By Jen Cheshire
Photographs courtesy of Monty Jay of MJPh0to
Reggae in the Desert is a festival I see advertised every year but until this year I had not had the opportunity to go to. Since I have relocated to Las Vegas, home of Reggae In The Desert, I, at last, had the chance to attend. The line-up wasn’t announced until quite late compared to the other summer festivals, so much so that I wondered if this was another reggae festival that had fallen by the wayside, but when it was announced I was quite excited. At the pre-sale price of $19, I couldn’t believe that I would be seeing this caliber of artists which included The Mighty Diamonds, Third World, Kabaka Pyramid, Cocoa Tea and Collie Buddz as well as support artists. I would have paid more than that to see any one of these acts.
The day was gearing up to be a hot one and as I had been told that the parking lot fills up quickly, I got there as the gates opened. I found out that another advantage of getting there early was the opportunity to get a spot under a tree, a very sought after location by mid-afternoon.
The vendors were selling the usual variety of clothing, accessories, and artist merchandise with food vendors ranging from Jamaican to Mexican with the Snow Cone vendor becoming very popular by the mid-afternoon at the hottest temperature.
The crowd was being warmed up by DJ V.I.P from Los Angeles, who also played between acts while the stage was being set up. The opening act was Ras Kronik but before he came on stage his two female back up singers each had the opportunity to sing a song. I never did find out who they were but they were very good and had the talent to be successful artists themselves.
Arise Roots, a band from Los Angeles, unfamiliar to me, was on next. This band really impressed me. They had the audience going, were musically and lyrically excellent and I felt deserved to be higher on the lineup than second. They were also set to perform at the after-party downtown. This is definitely a band to watch out for.
Following Arise Roots was another Los Angeles band, Iya Terra. This band had the roots reggae message but with more of the West Coast/ Island sound.
Next up were The Mighty Diamonds. If you’ve ever seen The Mighty Diamonds you can be sure that this veteran group will give you a good show. They had the audience singing along with old favorites, including “Pass The Kouchie”.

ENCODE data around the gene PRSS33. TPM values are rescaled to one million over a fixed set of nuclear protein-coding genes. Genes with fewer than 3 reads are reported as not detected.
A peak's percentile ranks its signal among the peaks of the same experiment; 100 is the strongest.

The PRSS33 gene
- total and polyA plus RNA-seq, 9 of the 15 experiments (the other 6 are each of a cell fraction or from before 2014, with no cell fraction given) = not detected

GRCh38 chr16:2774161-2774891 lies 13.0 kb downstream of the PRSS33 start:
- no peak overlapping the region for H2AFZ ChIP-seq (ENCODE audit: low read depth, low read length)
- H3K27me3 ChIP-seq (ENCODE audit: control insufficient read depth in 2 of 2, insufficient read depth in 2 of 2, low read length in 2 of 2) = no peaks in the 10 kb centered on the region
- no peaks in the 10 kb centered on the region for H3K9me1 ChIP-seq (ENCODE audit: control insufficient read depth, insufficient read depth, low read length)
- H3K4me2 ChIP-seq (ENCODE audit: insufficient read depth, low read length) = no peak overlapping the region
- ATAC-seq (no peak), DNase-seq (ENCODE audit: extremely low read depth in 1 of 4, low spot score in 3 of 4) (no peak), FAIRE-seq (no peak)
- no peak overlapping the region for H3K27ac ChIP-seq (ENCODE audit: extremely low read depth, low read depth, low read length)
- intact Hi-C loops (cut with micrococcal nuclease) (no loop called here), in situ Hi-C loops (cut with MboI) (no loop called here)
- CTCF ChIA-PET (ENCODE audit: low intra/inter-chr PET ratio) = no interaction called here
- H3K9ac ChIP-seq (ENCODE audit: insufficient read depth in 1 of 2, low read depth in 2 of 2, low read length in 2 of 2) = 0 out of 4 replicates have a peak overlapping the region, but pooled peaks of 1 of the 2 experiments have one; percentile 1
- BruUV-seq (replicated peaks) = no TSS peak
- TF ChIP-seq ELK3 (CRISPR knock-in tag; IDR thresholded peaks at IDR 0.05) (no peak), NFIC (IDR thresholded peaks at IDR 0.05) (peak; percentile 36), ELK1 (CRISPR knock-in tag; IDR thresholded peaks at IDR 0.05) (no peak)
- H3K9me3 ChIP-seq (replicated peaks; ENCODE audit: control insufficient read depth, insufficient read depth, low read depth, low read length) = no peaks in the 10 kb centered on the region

Kabaka Pyramid was delayed coming on stage because of a problem with his keyboard player’s computer and the crowd was getting a little restless, but he made up for it with an excellent performance with professionalism, despite his set being cut short.
Next on the line-up was Cocoa Tea. Prior to his coming on stage, Prestige, who is touring with Cocoa Tea, came on and sang a couple of songs. Cocoa Tea was the artist I was most looking forward to seeing perform as I had never had the opportunity to see him live. He started his set with “The Rastaman Chant” a fitting start to a mix of socially conscious songs and old favorites like “She Loves Me Now” and Hurry Up And Come” This was the hottest time of the day, 104F, but it didn’t deter the crowd from standing in front of the stage in the sun and dancing and singing along with Cocoa Tea’s best-known songs. Several times he urged the people with health problems to sit out of the sun for their own safety and when a person in the front succumbed to the heat, he stopped the show until the medics had checked them out. Cocoa Tea entertained with endless energy that could compare to acts thirty years his junior. I was not disappointed.
After 45 years in the business and 10 Grammy-nominated albums, you would be hard-pressed to find a band to rival Third World, who was next up. I had not seen Third World since the passing of Bunny Rugs but the quality of the band was still exceptional with AJ Brown as the replacement frontman. I’m not sure if it was planned or coincidental but the temperature was 96 degrees when they played their famous song “96 Degrees in the Shade”, and everyone was singing along.
Headlining the festival was American/Bermudan artist Collie Buddz. Collie Buddz is not an artist I am very familiar with, apart from his 2006 hit single “Come Around”. He put on an excellent show with a selection of his older songs and his more recent “Good Life” and “Legal Now”. As a proponent for the legalization of marijuana his “smoking” songs were particular favorites with the crowd and a good way to end a great festival.
I was told that the number of attendees, ages ranging from babies to seniors, has been growing every year, so it looks as if this is a festival that’s here to stay.